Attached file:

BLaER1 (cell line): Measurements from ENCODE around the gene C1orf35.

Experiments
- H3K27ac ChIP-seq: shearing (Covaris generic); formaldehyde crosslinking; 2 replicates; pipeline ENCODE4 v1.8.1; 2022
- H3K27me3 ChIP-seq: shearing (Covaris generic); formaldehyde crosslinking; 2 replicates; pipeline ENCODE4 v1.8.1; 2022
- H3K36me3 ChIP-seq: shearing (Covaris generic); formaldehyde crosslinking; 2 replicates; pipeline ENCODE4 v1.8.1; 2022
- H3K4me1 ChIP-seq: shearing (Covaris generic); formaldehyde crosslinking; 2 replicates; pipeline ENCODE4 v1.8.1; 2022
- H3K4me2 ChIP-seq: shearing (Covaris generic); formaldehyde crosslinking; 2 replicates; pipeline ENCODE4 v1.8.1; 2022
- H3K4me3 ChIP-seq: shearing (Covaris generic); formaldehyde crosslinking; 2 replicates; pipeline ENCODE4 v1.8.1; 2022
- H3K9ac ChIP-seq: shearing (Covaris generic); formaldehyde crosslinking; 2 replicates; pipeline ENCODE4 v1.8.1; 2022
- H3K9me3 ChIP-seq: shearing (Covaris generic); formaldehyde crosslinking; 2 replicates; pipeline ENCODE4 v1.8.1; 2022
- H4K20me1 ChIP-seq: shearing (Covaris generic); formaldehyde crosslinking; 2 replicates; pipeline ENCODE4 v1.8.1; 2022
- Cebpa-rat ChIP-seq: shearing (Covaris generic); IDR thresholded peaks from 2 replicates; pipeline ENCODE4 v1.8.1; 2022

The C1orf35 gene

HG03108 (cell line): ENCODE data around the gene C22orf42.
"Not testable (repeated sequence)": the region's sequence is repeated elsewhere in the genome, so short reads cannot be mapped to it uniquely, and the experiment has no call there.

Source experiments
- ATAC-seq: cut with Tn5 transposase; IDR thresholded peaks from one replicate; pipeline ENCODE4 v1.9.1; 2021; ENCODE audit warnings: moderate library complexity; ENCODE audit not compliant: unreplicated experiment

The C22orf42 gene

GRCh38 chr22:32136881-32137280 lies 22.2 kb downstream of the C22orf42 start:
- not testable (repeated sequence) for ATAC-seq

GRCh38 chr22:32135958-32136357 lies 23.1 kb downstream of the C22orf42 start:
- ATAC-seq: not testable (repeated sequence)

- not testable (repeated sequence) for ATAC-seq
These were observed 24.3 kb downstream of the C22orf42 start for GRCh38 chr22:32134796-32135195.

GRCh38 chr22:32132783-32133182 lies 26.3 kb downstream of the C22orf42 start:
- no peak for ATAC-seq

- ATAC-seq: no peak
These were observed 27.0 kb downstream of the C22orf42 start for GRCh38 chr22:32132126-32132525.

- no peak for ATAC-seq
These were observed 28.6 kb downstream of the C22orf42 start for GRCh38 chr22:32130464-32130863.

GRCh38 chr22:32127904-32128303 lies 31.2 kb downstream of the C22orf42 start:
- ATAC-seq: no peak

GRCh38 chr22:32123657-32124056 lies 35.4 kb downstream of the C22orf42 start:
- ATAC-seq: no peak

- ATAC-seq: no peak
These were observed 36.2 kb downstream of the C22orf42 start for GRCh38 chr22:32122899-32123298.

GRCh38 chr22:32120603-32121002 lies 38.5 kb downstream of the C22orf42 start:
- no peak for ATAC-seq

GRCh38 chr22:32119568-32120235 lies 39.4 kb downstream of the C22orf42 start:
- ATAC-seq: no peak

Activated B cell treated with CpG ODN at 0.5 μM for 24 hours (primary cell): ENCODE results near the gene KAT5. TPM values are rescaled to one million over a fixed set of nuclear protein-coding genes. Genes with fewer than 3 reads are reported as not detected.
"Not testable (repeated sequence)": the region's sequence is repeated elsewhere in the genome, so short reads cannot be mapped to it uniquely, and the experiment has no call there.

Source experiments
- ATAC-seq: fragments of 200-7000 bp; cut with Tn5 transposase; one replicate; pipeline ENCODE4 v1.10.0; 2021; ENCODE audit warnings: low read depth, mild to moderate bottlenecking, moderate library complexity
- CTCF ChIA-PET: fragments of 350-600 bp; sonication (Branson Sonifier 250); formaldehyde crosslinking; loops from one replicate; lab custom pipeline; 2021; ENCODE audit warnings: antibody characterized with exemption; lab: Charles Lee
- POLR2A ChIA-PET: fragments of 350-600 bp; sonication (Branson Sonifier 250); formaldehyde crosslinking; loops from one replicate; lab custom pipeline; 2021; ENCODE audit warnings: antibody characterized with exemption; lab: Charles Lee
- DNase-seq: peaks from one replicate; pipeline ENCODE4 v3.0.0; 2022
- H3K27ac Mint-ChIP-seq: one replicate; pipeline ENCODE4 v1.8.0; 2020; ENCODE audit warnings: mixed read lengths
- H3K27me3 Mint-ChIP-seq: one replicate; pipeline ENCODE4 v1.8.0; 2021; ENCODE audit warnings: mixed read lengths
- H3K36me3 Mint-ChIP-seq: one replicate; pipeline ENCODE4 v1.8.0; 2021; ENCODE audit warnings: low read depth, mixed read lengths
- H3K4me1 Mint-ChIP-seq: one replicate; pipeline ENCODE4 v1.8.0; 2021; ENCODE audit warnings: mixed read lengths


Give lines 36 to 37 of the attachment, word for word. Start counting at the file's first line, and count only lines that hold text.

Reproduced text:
These were observed 36.2 kb downstream of the C22orf42 start for GRCh38 chr22:32122899-32123298.

GRCh38 chr22:32120603-32121002 lies 38.5 kb downstream of the C22orf42 start: